Who do you turn to when you’re a woman trying to navigate your career in advertising? One app hopes you’ll turn to your fellow—or rather, the Fellow app.
While it’s still in the beta-testing phase, the platform aims to fill a gap in the industry and provide women with “the tools needed to meet relatable mentors, rise within their agency walls and elevate their careers beyond them,” according to the app’s website.
As a woman in advertising herself, Venables Bell & Partners senior art director Aisha Hakim co-founded the app after noticing she and her male counterparts were experiencing the same industry differently. “I had a lot of great male mentors as I came up in this industry, and as I rose, there started to be these situations where I craved the point of view of a woman who had lived through the same situations that I had,” Hakim said.
Hakim said she’d seek advice from male mentors but was often met with responses like “I don’t know, because I haven’t experienced that.”
While Hakim noted much of her success can be credited to men that have helped her along the way, she wanted a space that targeted the needs of women navigating maternity leave, asking for salary increases and breaking the glass ceiling. And it needed to be industry-specific.
“There were other platforms that offered connections, but none of them catered to advertising. I think all of us know this is a very unique industry [that] can put us in unique situations,” she said. “When I realized the hugeness of the gap, it felt natural to pursue something that’s not only accessible like an app—where you can cut through the issue of time, but also open up the agency doors and realize that maybe if we had more connection to each other, we could all do better at work.”
Hakim worked with co-founder and VB&P new business supervisor Christoph von Ruexleben on Fellow, which is currently 100% backed by the San Francisco-based ad agency.
VB&P partner and managing director Kate Jeffers wouldn’t give a dollar amount as to how much they invested, but she did say it was a “considerable amount of both hard costs—so money that we invested—as well as all of the resources that went into it so agency support for Aisha and Christoph with producers, account people and strategist and obviously leveraging our network to help create some interest and enthusiasm for it.”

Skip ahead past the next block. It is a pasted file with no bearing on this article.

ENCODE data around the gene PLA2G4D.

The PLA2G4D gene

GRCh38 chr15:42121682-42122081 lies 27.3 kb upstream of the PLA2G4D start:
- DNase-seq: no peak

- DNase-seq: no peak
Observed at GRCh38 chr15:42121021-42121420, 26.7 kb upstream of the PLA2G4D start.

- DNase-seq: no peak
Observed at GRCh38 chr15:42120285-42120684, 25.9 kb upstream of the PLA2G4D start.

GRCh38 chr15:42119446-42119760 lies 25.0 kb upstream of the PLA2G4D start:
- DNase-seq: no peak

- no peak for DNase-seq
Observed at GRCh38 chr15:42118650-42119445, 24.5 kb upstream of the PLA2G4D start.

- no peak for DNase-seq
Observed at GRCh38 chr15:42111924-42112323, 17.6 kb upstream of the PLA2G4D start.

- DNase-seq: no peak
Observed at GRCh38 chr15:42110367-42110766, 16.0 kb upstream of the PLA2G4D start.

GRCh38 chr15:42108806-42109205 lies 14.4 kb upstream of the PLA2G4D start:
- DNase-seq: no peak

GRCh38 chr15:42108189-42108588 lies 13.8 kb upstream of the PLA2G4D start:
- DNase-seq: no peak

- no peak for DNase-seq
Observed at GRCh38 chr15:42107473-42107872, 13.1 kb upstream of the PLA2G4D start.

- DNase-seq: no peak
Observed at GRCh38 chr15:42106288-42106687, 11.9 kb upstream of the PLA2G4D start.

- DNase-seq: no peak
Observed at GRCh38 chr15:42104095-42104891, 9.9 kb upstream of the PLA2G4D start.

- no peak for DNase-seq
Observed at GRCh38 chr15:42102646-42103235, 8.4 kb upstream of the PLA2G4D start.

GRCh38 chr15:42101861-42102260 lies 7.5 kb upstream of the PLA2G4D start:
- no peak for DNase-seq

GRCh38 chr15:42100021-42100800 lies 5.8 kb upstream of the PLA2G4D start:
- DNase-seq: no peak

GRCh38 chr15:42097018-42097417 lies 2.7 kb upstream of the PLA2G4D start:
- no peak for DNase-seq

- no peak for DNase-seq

Jeffers said agencies would bear the burden of the subscription, purchasing the app on behalf of their female employees.
“We are scaling the model so that very small agencies all the way to very large network agencies can participate in a way that feels appropriate. It’s not intended to [bleed] people,” Jeffers said. “It’s intended to have the agency pay for this access and to leverage that revenue initially to put it back into the usefulness of the experience.”
At the moment, VB&P is the majority owner of the Fellow app and intends to stay that way but is open to the idea of other investors in the future.
“We’re much less concerned about the ownership of the idea [than] we are about bringing it to life in a way that’s useful and making sure that we’re maximizing its potential,” Jeffers said. “As of right now, we’re happy in our role to provide 100% of the funding and to play the role of majority owner.”
According to Hakim, there are about a dozen agencies interested in participating in beta testing, including Wieden+Kennedy, RPA, and Goodby Silverstein & Partners.
Caroline Cappelli is an associate creative director at GS&P who has expressed a personal interest in the app. The idea of a one-to-one, female-to-female mentorship is something not every agency offers, she said. Much of the industry doesn’t provide much female support, and it can be uncomfortable having these conversations, even with your inner circle.
“I think this is a nice platform that tackles all of it,” Cappeli said. “Ideally, people are organically having these conversations at their agencies. Hopefully, this will help open doors for people and for conversation.”
While fingers are crossed for a fall launch, Hakim said the official launch date depends on the feedback received after the beta phase.
As for the app’s name, that’s pretty much set in stone. It’s a tongue-in-cheek title that Hakim said models a tech company while simultaneously “taking a word that has been gendered and equaling the playing field, so to speak.”
“It felt like the natural thing to take their word back and re-appropriate it for a community for women,” she said.